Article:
Eternal Blood [Sangre Eterna]
by Del Harvey
Sangre Eterna is a role-playing game—or is it? When Carmilla notices another young Goth at her school named M, she will do anything to get close to him. The fact that there are vampires and horrible beasties on the periphery mean little compared to her interest in the boy.
Film Monthly Home
Short Takes (Archived)
Small Screen Monthly
Behind the Scenes
New on DVD
Books on Film
What's Hot at the Movies This Week
Directed by Jorge Olguin, Eternal Blood/Sangre Eterna is an updating on the old Mario Bava horror films, complete with plenty of gore and antiheroes in unusual circumstances. The cinematography and artistic style of the film shine, and the characters really come to life in the second half. The film would have greatly benefited from some judicial trimming during the first 30 minutes. However, if you stick with it, it does pick up and pays off in the end.
The early developmental scenes, which are really visual representations of the three friends M (Juan Pablo Ogalde), Elizabeth (Patricia Lopez), and Martin (Claudio Espinoza) in the midst of the role-playing game, serve up some nice imagery but tend to confuse. The crossover between these scenes and the real story is so similar as to be almost indistinguishable. However, once Carmilla (Blanca Lewin) enters their world, and they meet up with the enigmatic Dahmer (Carlos Borquez), the story picks up and we are drawn into their world of gothic horror and survival.
There are some good moments in Eternal Blood/Sangre Eterna, including the role-playing scenes where our heroes become vampires and are hunted down by shotgun-wielding Catholics in black-and-red robes. Some of the special effects are very good and quite gripping, while some of the cosmetic work combined with certain lighting simply shows the flaws in production. Still, Sangre Eterna manages to reach the same conclusions most vampire films do: they’re all bloodsuckers and we will all do what is necessary to defeat them.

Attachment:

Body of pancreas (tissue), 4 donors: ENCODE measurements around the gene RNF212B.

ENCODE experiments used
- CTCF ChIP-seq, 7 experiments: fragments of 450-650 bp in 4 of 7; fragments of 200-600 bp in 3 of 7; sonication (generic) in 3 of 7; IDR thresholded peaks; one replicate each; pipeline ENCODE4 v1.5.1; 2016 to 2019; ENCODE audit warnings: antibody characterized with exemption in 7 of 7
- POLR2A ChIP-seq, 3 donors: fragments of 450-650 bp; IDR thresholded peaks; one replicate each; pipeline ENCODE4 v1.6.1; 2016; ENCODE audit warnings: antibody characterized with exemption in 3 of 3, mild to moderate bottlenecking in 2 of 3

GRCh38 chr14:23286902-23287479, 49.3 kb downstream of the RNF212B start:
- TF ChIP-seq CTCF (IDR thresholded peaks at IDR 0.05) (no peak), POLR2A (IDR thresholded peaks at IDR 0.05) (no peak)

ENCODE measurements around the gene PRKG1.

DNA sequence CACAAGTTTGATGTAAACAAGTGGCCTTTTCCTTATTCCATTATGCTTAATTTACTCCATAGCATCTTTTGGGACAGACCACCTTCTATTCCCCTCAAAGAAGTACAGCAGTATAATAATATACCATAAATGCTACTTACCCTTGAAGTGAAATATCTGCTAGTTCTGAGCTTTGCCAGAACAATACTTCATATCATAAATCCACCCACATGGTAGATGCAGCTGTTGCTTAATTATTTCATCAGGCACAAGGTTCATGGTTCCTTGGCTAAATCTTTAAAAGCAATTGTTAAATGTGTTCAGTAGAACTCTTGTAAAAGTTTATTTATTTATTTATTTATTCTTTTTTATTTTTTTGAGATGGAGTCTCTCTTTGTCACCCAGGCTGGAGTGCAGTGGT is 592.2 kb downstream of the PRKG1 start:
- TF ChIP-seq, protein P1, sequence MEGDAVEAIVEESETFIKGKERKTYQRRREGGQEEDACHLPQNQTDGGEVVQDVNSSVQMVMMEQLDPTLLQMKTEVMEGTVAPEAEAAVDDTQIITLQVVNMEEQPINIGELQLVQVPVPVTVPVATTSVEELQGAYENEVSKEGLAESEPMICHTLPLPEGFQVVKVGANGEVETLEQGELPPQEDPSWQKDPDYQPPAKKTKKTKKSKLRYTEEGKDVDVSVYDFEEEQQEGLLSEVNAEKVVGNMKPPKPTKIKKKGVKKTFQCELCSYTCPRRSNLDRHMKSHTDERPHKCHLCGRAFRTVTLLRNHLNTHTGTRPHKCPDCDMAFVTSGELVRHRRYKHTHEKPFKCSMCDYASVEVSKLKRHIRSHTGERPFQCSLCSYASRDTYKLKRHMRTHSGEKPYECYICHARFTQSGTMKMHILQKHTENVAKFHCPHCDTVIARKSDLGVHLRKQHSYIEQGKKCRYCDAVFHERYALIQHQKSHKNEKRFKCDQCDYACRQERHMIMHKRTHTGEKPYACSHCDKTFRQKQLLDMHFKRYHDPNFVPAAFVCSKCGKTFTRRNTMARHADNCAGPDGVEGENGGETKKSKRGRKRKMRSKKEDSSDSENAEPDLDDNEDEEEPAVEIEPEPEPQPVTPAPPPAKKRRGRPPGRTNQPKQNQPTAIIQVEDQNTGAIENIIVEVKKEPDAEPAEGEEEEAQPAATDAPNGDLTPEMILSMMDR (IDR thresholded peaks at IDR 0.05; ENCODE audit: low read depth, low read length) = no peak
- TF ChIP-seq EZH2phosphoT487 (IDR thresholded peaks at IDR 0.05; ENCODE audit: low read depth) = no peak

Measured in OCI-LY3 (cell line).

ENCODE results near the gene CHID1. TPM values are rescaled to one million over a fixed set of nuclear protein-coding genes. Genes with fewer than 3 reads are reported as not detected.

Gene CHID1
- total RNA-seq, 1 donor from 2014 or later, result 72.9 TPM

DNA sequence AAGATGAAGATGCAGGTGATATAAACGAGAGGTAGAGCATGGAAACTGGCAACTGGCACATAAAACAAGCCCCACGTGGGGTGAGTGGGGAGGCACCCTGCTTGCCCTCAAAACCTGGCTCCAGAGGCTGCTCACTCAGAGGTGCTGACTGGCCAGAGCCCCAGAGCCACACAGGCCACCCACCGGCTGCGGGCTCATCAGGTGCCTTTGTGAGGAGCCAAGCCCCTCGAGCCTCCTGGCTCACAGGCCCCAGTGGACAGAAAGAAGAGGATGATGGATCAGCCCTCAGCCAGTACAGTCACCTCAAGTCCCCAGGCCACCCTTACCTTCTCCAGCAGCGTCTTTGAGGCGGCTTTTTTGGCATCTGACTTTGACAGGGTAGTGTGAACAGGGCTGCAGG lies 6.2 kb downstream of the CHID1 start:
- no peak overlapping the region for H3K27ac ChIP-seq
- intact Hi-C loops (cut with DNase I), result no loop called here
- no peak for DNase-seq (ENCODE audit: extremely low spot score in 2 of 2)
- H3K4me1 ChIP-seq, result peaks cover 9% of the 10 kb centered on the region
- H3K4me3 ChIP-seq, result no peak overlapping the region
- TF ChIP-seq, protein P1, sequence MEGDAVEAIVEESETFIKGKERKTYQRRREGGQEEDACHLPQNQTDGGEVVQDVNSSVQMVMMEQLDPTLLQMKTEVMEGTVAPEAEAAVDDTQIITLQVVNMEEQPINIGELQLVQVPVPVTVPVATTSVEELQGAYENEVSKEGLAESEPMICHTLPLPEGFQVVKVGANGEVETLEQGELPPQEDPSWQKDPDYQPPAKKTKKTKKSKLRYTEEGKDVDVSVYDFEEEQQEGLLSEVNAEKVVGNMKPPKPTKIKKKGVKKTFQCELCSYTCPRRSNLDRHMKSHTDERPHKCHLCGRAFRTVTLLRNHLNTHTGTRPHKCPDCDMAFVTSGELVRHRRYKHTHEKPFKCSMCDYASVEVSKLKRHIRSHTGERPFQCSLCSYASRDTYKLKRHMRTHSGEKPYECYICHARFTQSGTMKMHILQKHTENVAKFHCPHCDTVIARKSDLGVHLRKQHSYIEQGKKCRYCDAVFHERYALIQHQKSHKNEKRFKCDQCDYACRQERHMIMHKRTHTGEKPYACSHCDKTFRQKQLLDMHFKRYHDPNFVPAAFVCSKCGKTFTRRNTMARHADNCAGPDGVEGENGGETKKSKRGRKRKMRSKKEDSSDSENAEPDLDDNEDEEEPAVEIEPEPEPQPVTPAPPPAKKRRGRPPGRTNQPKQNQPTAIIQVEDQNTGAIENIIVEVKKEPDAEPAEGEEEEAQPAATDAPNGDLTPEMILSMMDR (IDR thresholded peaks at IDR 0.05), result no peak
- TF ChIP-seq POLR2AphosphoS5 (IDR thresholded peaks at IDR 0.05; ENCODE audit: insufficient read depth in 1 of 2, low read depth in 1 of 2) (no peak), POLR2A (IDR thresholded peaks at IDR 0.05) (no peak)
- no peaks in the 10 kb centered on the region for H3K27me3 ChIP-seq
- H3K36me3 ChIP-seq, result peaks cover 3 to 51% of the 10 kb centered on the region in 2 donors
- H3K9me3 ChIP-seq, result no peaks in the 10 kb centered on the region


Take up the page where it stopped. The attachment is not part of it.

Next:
The story takes a few interesting turns, most of which center around Carmilla and M. There is a subtle shift which takes place approximately mid-way through the film, when we trade perspectives with Carmilla and M. The daring ploy works, and helps us to become more invested in a character who is so wrapped up in maintaining aloofness for the beginning of the film that we wonder what she can possibly see in him.
Eternal Blood/Sangre Eterna is ultimately a good little vampire film. You can pretty much fast-forward through the role-playing scenarios without losing much at all of the story, and the second half is what you really need to see, anyway. Rent it or buy it if you love horror films and yearn for the good old gore days of Mario Bava.
Eternal Blooe/Sangre Eterna is available from MTI Home Video beginning June 24th.
Del Harvey is the founder of Film Monthly, a film teacher, a writer and a film critic in Chicago.
Got a problem? E-mail us at firstname.lastname@example.org